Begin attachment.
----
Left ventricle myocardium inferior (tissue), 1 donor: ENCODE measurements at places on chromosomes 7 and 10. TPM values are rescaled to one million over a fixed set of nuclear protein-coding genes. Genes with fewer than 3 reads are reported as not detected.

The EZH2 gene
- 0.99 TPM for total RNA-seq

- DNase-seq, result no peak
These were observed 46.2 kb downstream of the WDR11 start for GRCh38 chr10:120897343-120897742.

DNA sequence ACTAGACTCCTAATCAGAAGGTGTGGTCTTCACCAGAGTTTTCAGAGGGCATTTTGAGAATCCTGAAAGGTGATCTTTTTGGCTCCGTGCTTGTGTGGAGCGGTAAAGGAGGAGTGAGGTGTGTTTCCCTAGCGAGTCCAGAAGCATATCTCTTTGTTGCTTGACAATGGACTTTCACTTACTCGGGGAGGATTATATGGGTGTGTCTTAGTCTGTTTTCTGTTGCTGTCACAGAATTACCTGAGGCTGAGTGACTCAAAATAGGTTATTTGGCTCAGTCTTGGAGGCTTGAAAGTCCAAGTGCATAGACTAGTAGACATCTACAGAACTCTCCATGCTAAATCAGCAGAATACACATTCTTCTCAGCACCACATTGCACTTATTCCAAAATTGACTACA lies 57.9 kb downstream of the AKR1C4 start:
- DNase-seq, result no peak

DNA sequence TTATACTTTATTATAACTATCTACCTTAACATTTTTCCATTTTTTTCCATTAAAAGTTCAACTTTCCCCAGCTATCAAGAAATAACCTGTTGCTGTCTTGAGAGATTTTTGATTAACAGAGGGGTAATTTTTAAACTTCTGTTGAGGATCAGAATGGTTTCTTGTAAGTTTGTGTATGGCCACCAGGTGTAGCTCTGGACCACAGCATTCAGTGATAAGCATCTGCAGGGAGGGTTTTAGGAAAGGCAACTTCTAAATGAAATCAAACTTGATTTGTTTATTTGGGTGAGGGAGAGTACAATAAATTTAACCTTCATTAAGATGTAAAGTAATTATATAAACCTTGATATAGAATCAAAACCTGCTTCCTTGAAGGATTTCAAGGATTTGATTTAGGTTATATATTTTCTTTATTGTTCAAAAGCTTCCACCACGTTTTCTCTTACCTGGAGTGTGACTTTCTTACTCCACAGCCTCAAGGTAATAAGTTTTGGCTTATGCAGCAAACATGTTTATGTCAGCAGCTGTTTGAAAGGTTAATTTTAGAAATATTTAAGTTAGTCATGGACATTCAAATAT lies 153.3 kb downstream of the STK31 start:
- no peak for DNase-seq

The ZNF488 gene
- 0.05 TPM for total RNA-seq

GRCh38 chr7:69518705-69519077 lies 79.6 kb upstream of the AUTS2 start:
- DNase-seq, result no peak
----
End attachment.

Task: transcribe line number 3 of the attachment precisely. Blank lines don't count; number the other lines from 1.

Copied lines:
- 0.99 TPM for total RNA-seq